Last week, The University Times published a story written by a close friend of mine. In it, he told the story of how his grades from an Erasmus year in Spain, marred by struggles with mental health, left him ineligible to advance to fourth year. He was advised that, apart from arguing his case through the proper channels, there was absolutely nothing else to be done. He followed this path as far as it would take him, and in doing so failed to secure even a medical exemption that would waive his fees to repeat the year. No concessions were made for him at any point in the process. Now he is leaving Trinity.
Since there is nothing else I can do at this point to make his situation any better, I’m going to attempt to identify where exactly these “proper channels” broke down. The best I can hope for is that raising awareness of these systemic problems can indirectly lead to some sort of improvement. And, by my count, it’s hard to tell where to start.
The Erasmus programme in general has many legacy issues that undermine, if not outright defeat, its undeniably noble purpose. Expecting students of any age to be marked on the same scale as those who speak the host language natively seems bizarre and inherently unfair. This holds equally for Erasmus students who study here. The issue is compounded when the marks received abroad are then translated back to Trinity, which has to figure out a method to standardise dozens of dissimilar marking systems and curriculums and then weigh those marks as equivalent to those of someone who remained here. And these systemic problems ignore the actual administrative issues that hinder so many students in practice, including delayed receipt of grants and poor or non-existent communication from host universities.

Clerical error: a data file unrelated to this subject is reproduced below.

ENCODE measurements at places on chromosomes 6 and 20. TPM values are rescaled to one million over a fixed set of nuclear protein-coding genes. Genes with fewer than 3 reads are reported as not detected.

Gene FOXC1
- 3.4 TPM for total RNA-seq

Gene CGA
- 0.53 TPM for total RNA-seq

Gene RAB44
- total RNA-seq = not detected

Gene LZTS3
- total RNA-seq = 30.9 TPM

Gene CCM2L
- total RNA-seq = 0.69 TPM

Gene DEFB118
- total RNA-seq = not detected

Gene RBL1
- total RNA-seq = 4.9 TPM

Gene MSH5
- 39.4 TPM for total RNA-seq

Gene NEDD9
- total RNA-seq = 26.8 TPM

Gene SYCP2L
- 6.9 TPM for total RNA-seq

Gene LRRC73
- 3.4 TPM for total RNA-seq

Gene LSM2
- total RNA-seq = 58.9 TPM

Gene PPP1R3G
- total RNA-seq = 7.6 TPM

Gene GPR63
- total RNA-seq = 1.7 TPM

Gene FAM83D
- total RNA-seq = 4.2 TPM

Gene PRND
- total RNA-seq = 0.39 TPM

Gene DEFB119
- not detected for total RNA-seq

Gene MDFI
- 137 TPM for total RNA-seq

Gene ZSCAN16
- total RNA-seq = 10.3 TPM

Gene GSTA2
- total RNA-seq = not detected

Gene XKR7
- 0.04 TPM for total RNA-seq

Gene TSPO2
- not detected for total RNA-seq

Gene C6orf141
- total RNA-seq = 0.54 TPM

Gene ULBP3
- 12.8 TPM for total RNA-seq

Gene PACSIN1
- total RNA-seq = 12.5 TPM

Trinity has chosen, as an institution, to clear its conscience by laying sole responsibility for any Erasmus issues with the student and his or her host university. If a third year student studying at Trinity failed an exam, they could sit a repeat exam and progress to fourth year if they passed that one. If extenuating circumstances significantly affected their ability to sit either of those exams, they could appeal to sit “super” supplemental exams in September. Again, if they pass those exams then they progress into fourth year.
For Erasmus students, the process is rarely so straightforward. Host universities each have their own academic calendars that are in no way beholden to Trinity’s. In the story referenced above, the student failed several initial exams but passed all his repeats. For a Trinity student, that would be sufficient to progress. But the conversion of his marks into Trinity’s scale left him below the 2.2 needed to enter fourth year. When told he could only compensate by taking some sort of additional exam at his Spanish university, it was pointed out that this university was already two months into their new academic year, and was therefore extremely unlikely to be of any help. Trinity was equally useless, unable or unwilling to come up with any assignment or exam that he could take here.
This left only the option to repeat third year at Trinity. For an EU student with diagnosed mental health issues, this would be enough of a problem. But a medical exemption under the Free Fees Initiative would remit tuition fees and leave only the student contribution plus cost of living. No such exemption exists for non-EU students under any circumstances. Non-EU students pay significantly higher fees to account for the fact that they don’t pay European or Irish taxes. Once that imbalance is corrected for, all students deserve to be treated equally by any university that takes its global ambitions seriously.
It’s too late to change anything in this instance, but I do not doubt that other students have gone and will continue to go through similar struggles. The most I can hope for now is that someone with the power to change any of these systemic issues takes the initiative to do so.